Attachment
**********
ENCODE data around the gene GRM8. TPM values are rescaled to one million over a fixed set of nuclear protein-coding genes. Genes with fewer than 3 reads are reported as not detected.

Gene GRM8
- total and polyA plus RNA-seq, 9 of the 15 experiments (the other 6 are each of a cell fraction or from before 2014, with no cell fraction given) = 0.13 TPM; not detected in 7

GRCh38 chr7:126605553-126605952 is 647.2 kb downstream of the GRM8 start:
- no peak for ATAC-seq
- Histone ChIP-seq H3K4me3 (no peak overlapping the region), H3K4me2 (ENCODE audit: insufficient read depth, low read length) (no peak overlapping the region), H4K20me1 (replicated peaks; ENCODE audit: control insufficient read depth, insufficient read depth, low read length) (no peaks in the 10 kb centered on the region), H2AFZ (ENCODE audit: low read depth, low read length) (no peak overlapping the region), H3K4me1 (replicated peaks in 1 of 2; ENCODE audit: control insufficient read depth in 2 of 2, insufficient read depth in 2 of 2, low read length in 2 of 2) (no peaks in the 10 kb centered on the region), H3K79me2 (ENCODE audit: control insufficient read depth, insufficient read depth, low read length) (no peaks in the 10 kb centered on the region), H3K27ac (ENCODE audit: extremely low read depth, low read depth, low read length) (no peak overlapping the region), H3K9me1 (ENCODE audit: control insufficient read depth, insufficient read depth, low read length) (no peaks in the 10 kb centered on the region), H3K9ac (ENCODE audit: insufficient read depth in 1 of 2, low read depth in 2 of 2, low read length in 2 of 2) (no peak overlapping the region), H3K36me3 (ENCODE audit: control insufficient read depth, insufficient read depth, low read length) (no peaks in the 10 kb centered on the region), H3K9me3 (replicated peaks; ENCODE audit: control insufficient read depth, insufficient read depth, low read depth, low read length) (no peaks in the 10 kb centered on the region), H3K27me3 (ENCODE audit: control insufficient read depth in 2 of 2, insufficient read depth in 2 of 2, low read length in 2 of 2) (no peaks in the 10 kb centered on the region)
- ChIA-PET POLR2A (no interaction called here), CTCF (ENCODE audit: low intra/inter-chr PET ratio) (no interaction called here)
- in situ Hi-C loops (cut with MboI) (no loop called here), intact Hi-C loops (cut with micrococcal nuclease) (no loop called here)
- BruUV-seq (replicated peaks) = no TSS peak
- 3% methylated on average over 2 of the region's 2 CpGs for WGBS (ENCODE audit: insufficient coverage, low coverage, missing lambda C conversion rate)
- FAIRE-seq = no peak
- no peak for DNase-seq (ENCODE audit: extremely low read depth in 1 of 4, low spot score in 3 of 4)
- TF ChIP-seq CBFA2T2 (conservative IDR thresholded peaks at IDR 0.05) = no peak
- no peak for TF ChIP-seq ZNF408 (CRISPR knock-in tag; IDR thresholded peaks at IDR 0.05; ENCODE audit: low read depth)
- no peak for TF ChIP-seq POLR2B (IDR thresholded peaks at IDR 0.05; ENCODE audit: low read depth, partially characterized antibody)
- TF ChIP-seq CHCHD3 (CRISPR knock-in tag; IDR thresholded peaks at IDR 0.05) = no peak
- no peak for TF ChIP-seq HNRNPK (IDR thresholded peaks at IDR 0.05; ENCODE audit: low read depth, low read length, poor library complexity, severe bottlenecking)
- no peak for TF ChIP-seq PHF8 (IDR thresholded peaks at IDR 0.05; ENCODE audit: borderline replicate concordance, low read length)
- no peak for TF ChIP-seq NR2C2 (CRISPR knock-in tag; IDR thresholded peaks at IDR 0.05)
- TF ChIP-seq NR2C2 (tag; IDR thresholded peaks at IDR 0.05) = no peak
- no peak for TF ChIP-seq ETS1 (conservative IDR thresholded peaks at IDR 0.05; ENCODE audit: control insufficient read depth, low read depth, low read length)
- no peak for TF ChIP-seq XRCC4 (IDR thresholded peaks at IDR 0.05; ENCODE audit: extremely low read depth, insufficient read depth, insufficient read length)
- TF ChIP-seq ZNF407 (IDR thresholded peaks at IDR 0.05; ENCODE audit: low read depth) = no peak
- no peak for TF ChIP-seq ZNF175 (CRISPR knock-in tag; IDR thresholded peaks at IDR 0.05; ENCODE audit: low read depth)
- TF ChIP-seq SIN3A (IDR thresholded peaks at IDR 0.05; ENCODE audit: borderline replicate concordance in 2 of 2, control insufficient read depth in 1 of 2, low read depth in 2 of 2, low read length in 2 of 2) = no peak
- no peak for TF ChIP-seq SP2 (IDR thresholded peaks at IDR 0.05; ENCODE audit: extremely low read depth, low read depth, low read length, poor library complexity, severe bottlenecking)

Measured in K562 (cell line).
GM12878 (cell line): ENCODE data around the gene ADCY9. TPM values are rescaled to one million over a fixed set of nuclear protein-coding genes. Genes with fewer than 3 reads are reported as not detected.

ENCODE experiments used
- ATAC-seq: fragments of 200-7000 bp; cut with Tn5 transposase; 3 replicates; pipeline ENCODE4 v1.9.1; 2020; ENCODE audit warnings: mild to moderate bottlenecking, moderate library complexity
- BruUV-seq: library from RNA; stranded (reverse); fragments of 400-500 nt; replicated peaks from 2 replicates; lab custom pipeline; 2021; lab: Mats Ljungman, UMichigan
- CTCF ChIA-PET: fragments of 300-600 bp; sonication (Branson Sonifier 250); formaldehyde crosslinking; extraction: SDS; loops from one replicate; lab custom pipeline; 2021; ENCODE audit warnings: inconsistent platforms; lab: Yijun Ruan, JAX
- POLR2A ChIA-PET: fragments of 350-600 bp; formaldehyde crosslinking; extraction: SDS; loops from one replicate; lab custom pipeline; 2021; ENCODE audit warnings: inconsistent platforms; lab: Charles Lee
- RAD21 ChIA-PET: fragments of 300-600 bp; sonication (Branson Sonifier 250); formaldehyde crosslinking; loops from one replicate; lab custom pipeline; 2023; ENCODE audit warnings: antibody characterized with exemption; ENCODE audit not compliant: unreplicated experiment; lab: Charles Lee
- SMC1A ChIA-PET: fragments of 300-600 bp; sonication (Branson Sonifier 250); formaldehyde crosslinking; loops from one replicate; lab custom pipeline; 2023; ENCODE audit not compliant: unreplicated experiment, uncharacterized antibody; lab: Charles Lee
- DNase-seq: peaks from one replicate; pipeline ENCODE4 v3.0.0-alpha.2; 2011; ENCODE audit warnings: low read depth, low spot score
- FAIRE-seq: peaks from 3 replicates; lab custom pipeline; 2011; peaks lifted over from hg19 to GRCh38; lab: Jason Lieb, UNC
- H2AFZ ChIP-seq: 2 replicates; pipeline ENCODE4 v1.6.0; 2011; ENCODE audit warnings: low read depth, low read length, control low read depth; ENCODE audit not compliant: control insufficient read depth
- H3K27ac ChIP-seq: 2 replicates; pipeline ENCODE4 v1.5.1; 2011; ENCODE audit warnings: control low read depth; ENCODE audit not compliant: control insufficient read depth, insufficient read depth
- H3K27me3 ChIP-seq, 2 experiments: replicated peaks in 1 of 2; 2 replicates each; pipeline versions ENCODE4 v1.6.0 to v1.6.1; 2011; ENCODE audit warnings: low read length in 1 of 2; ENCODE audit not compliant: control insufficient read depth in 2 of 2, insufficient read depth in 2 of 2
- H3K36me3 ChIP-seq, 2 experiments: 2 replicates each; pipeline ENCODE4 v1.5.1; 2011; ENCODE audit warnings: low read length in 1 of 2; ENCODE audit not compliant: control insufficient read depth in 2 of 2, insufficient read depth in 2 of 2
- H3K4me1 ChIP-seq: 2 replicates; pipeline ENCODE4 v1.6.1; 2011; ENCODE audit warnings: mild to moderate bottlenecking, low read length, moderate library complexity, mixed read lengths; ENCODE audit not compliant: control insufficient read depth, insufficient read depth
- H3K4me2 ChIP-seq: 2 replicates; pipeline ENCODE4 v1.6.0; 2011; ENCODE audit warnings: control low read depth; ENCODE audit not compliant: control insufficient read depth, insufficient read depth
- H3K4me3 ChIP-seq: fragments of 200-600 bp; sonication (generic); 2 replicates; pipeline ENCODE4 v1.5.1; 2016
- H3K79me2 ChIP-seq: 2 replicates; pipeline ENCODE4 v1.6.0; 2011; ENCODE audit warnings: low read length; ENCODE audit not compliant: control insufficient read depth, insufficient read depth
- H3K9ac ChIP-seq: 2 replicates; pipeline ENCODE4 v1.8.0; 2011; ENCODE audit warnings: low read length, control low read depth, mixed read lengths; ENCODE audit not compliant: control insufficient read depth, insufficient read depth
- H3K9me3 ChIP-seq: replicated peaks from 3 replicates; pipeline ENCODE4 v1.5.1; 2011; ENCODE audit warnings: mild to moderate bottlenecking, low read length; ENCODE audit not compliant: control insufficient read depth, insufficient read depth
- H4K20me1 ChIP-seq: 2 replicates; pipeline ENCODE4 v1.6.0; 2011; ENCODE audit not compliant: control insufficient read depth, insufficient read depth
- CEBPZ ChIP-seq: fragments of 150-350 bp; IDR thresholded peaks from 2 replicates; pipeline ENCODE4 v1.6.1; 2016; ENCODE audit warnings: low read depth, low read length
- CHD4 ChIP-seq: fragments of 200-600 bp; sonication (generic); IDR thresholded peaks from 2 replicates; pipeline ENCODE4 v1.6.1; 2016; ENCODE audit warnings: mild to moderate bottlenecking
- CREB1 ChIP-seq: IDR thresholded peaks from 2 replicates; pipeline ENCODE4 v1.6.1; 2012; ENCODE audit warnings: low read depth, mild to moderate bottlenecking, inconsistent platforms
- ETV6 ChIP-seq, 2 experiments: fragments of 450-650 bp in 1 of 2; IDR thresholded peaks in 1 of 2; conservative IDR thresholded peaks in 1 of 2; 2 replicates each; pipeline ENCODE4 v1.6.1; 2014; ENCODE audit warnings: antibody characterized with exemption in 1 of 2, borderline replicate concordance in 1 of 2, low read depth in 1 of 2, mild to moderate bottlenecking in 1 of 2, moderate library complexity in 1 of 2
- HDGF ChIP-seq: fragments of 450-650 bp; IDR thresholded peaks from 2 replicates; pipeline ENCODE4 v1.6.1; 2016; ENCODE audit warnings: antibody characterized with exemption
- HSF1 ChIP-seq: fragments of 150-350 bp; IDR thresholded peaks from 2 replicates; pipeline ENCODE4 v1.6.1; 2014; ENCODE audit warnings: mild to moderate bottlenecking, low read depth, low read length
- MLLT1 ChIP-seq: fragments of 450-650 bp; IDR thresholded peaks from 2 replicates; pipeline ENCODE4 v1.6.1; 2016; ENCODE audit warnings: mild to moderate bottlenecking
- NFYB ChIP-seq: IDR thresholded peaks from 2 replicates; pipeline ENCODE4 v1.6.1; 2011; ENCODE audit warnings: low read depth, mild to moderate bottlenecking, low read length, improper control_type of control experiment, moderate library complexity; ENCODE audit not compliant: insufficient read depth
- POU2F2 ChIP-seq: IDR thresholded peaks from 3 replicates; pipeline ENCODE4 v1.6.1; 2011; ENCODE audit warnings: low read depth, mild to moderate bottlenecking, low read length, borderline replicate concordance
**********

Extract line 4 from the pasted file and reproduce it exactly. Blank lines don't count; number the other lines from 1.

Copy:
GRCh38 chr7:126605553-126605952 is 647.2 kb downstream of the GRM8 start: